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Beyond Heartbleed: Why OpenSSL is Still “The Most Dangerous Code in the World”

Remember the Heartbleed bug of a few years ago? Once you fixed it, you thought you were in great shape, right? Well guess again.

Heartbleed was just a symptom of much deeper issues with OpenSSL. Perhaps the most dangerous are serious flaws in the API set design and implementation that can, among other things, actually return false positives when validating certificates!

A recent project reminded me that far too many organizations who depend on OpenSSL are still not doing what they need to do to protect themselves.

So, what can you do?

How to Protect Against OpenSSL Vulnerabilities

  1. If you work in an IT shop and use products built on top of OpenSSL, the most important thing you can do is keep track of the CERT advisories for OpenSSL. Find out which version of OpenSSL your provider used to build their product and pressure them to provide timely updates that include patches for critical (at least!) OpenSSL bugs.
  2. If you have in-house code built on top of OpenSSL, you also need to keep track of the CERT advisories for OpenSSL and include new patches as soon as possible. In addition to CERT, OpenSSL vulnerabilities can be found on the OpenSSL site here.
  3. If you are considering a development project built on top of OpenSSL, take a look at LibreSSL instead. It may have what you need, and it won’t give you a false sense of security.

The Technical Issues with OpenSSL

An early exposé on OpenSSL was a paper called The Most Dangerous Code in the World. It was originally published in the Proceedings of the 2012 ACM conference on computer and communications security, even before the Heartbleed bug was discovered.

This LibreSSL presentation by Bob Beck to the Calgary UNIX User’s Group on May 29, 2014 is especially instructive about the problems in OpenSSL that go beyond the Heartbleed bug. It’s long, but it will make your jaw drop.

Among the problems Bob discusses — and this is where you may be affected — are a poorly designed and implemented API set. Due to the poor design, it is difficult to use those APIs correctly. Sure, you can get code to work, but it may not behave the way you expect.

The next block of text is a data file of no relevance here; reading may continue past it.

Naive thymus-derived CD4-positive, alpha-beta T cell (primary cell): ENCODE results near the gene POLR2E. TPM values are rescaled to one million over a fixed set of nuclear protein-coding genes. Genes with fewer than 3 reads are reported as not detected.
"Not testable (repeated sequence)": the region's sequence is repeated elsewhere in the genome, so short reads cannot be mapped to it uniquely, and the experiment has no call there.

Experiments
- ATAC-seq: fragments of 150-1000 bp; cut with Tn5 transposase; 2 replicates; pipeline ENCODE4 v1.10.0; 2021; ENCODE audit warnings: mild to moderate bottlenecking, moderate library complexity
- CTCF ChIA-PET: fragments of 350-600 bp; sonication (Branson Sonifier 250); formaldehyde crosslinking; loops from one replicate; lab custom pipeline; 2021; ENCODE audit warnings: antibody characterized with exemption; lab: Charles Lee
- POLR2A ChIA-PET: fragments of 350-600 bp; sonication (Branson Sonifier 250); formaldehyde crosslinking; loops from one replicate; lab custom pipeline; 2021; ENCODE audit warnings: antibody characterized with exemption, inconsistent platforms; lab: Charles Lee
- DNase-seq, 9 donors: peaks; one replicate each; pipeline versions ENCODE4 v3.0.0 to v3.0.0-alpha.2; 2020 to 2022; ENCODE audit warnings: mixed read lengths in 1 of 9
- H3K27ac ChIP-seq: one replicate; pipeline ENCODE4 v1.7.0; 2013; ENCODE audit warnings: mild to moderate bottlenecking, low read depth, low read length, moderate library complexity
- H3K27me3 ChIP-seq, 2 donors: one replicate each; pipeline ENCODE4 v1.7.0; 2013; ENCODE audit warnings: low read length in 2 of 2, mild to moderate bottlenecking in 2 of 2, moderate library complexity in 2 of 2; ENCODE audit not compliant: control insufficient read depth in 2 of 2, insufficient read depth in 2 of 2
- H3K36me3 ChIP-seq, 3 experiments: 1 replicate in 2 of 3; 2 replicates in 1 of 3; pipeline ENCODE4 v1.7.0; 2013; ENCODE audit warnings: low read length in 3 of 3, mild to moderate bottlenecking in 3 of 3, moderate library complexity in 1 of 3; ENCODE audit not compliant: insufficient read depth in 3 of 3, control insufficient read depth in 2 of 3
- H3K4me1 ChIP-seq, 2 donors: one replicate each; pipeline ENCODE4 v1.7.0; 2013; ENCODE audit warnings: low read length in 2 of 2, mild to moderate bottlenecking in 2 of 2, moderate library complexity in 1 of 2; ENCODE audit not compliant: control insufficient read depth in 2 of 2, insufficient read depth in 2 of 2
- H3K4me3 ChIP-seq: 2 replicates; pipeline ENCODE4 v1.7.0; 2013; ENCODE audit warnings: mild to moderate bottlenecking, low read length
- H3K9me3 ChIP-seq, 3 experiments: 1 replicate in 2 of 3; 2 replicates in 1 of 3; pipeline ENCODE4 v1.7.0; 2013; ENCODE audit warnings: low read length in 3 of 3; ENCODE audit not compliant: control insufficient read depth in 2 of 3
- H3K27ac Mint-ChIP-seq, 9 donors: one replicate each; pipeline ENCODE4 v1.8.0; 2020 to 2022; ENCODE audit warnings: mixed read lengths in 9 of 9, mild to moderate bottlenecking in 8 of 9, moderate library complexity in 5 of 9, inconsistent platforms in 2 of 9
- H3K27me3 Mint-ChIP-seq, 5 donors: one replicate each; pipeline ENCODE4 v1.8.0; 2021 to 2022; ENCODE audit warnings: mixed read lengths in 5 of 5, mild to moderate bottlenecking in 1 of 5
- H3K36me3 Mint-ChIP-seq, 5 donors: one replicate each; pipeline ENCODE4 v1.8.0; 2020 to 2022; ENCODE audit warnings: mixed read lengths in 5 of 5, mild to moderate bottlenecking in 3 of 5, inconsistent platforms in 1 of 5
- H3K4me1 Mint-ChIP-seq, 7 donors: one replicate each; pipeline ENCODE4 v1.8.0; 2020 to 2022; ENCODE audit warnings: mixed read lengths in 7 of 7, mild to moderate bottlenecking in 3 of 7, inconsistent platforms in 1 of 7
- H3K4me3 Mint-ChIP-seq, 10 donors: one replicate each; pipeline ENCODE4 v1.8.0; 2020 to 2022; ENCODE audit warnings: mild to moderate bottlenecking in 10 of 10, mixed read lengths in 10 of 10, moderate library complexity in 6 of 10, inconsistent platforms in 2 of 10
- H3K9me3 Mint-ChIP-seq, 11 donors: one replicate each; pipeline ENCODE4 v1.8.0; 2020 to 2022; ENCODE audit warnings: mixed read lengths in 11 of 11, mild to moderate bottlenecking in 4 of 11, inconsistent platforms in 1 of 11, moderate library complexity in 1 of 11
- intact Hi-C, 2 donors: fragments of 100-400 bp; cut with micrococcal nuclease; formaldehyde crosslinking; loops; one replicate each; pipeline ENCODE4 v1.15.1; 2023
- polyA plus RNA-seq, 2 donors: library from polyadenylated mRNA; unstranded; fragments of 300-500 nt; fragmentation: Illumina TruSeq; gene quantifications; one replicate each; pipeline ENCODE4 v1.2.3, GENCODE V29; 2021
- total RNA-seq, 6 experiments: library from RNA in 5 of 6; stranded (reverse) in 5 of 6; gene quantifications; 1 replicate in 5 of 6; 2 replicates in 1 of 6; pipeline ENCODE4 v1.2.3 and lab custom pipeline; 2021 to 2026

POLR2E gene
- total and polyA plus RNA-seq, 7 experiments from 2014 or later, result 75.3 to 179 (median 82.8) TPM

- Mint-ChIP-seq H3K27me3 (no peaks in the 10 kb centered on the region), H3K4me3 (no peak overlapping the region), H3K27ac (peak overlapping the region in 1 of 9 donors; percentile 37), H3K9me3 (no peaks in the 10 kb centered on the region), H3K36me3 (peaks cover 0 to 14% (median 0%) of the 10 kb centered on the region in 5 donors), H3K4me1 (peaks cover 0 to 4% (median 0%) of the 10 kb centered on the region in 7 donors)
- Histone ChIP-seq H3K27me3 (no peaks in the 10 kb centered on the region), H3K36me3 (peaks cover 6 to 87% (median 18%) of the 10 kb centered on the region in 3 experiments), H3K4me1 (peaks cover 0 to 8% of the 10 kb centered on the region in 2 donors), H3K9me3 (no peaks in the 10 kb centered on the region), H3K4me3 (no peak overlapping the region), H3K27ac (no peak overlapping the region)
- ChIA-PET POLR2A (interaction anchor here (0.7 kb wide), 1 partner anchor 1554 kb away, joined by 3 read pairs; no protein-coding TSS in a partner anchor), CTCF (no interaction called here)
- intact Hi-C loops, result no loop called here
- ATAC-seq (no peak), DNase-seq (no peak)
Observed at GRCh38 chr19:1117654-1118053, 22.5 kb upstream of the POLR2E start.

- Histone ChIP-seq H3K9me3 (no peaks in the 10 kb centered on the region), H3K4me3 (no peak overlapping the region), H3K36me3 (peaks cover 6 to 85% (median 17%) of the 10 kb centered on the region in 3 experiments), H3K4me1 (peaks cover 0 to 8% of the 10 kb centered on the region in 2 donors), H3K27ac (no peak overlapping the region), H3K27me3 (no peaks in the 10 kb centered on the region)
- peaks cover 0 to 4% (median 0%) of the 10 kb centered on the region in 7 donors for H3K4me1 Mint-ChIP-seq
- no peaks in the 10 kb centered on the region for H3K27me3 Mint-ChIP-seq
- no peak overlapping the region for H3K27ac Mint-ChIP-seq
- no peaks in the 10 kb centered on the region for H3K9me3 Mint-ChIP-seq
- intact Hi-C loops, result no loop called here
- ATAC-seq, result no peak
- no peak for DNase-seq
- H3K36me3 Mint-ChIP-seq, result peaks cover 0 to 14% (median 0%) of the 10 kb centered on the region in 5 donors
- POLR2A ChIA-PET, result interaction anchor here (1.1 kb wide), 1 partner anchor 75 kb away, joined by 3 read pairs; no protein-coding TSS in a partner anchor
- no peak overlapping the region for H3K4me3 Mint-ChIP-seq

For example, verifying a peer certificate may actually perform the verification, but it can return a successful result whether or not the certificate was valid (depending on whether you pass a ‘1’ or ‘TRUE’ for one of the options). So even if you are using products written on top of OpenSSL, your comfort level is probably much higher than it should be.

There are other problems with OpenSSL.

  • It was implemented to work in just about every environment that ever was. Among other things, this means it provides its own memory management rather than providing on operating system provide memory – a source of many OpenSSL CERT advisories.
  • There are numerous conditional compilation statements that make reading the largely undocumented code nearly impossible.
  • Even if they do conduct routine and rigorous code reviews (which the history of bugs and patches seems to indicate doesn’t happen), they would be difficult to do because of the lack of documentation and the overly complex nature of the code.

I recently downloaded OpenSSL version 1.0.2f (released March 1, 2016) and ran a well-known open source static code analyzer, CPPCHECK, on it.  I was stunned with the issues it found.

From a complexity point of view, there are at least 51 different ways to build OpenSSL depending on which conditional compilation options you choose. It found three occurrences of an array index being used before checking if the index was within the bounds of the array. There were four cases of dead (unreachable) code. The analyzer found 55 occurrences of mismatches between the format string and the data passed, or the number of format strings and the number of variables passed. Format strings in print statements can be used by attackers to induce buffer overflows and to access otherwise unreachable memory.  It found four occurrences of variables being used before they were initialized; seven occurrences of conditional expressions that will always be false due to the ‘else if’ condition matching a previous condition. Five occurrences of unsigned variables being checked for values less than zero. And so on.

Many of the items flagged by the code analyzer may not be security issues; however, I expected an open source project as widely used in such important functions as OpenSSL would have fared much better than it did. For example, code that is properly reviewed should not include unreachable code.

Manually reviewing the code – at least for the 8-10 parts I looked at – was a nightmare. I couldn’t tell if it was “bad” code, but the parts I looked at were so poorly written that it was extremely difficult to follow the logic or to even understand what it might be doing. Little or no internal documentation and no external documentation on the architecture and design – at least that I could find — makes it even more difficult for anyone to review the code.

The Bottom Line

If you’re using OpenSSL or have a third-party product that was built over OpenSSL, you absolutely need to remain diligent about tracking CERT advisories and making sure the proper patches are applied.

If you are considering a development project built on top of OpenSSL, take a serious look at LibreSSL. It may have what you need and it won’t give you a false sense of security.

 

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